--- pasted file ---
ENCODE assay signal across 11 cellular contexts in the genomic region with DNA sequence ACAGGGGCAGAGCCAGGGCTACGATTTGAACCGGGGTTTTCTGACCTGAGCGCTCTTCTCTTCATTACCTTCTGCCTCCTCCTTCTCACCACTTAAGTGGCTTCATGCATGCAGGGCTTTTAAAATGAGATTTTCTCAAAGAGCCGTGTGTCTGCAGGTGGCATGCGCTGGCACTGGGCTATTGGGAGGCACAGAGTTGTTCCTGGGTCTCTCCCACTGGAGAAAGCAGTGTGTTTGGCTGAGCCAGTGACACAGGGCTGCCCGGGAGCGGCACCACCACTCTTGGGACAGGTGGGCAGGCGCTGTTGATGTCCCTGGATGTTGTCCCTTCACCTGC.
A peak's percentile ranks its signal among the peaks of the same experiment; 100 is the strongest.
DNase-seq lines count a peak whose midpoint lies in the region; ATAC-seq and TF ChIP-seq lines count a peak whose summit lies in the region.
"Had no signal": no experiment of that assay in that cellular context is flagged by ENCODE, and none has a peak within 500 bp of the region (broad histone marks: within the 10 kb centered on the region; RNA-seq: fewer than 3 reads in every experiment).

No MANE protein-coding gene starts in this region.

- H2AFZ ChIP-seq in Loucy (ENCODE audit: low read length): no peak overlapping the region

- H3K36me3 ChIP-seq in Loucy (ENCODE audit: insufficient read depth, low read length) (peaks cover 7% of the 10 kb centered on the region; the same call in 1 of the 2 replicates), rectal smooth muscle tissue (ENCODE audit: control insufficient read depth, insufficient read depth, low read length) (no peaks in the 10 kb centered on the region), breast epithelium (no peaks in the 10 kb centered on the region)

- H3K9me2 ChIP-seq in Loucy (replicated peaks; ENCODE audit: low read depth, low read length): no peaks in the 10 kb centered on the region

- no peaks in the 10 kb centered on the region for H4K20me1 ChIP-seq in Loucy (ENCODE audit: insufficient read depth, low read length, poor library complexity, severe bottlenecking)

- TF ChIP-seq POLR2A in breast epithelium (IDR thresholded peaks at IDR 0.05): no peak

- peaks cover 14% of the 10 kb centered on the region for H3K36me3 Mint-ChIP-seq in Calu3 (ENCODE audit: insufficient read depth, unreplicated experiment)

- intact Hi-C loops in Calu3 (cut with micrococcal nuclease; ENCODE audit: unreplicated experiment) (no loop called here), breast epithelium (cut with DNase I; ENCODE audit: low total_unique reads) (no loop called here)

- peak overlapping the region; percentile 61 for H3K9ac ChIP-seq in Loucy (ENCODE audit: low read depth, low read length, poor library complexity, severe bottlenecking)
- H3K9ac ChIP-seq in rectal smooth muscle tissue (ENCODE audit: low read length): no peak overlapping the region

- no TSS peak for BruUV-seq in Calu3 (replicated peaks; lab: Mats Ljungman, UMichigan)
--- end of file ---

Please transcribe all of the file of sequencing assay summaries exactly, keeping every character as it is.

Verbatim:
ENCODE assay signal across 11 cellular contexts in the genomic region with DNA sequence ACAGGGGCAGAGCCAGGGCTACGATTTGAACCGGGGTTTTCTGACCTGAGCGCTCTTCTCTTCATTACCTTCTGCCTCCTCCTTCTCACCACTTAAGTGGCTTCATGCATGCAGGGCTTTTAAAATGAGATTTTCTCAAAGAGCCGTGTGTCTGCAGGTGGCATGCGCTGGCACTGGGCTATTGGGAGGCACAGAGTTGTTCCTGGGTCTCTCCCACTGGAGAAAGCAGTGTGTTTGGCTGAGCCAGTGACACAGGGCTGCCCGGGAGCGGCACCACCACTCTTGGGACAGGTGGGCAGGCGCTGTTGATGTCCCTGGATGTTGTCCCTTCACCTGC.
A peak's percentile ranks its signal among the peaks of the same experiment; 100 is the strongest.
DNase-seq lines count a peak whose midpoint lies in the region; ATAC-seq and TF ChIP-seq lines count a peak whose summit lies in the region.
"Had no signal": no experiment of that assay in that cellular context is flagged by ENCODE, and none has a peak within 500 bp of the region (broad histone marks: within the 10 kb centered on the region; RNA-seq: fewer than 3 reads in every experiment).

No MANE protein-coding gene starts in this region.

- H2AFZ ChIP-seq in Loucy (ENCODE audit: low read length): no peak overlapping the region

- H3K36me3 ChIP-seq in Loucy (ENCODE audit: insufficient read depth, low read length) (peaks cover 7% of the 10 kb centered on the region; the same call in 1 of the 2 replicates), rectal smooth muscle tissue (ENCODE audit: control insufficient read depth, insufficient read depth, low read length) (no peaks in the 10 kb centered on the region), breast epithelium (no peaks in the 10 kb centered on the region)

- H3K9me2 ChIP-seq in Loucy (replicated peaks; ENCODE audit: low read depth, low read length): no peaks in the 10 kb centered on the region

- no peaks in the 10 kb centered on the region for H4K20me1 ChIP-seq in Loucy (ENCODE audit: insufficient read depth, low read length, poor library complexity, severe bottlenecking)

- TF ChIP-seq POLR2A in breast epithelium (IDR thresholded peaks at IDR 0.05): no peak

- peaks cover 14% of the 10 kb centered on the region for H3K36me3 Mint-ChIP-seq in Calu3 (ENCODE audit: insufficient read depth, unreplicated experiment)

- intact Hi-C loops in Calu3 (cut with micrococcal nuclease; ENCODE audit: unreplicated experiment) (no loop called here), breast epithelium (cut with DNase I; ENCODE audit: low total_unique reads) (no loop called here)

- peak overlapping the region; percentile 61 for H3K9ac ChIP-seq in Loucy (ENCODE audit: low read depth, low read length, poor library complexity, severe bottlenecking)
- H3K9ac ChIP-seq in rectal smooth muscle tissue (ENCODE audit: low read length): no peak overlapping the region

- no TSS peak for BruUV-seq in Calu3 (replicated peaks; lab: Mats Ljungman, UMichigan)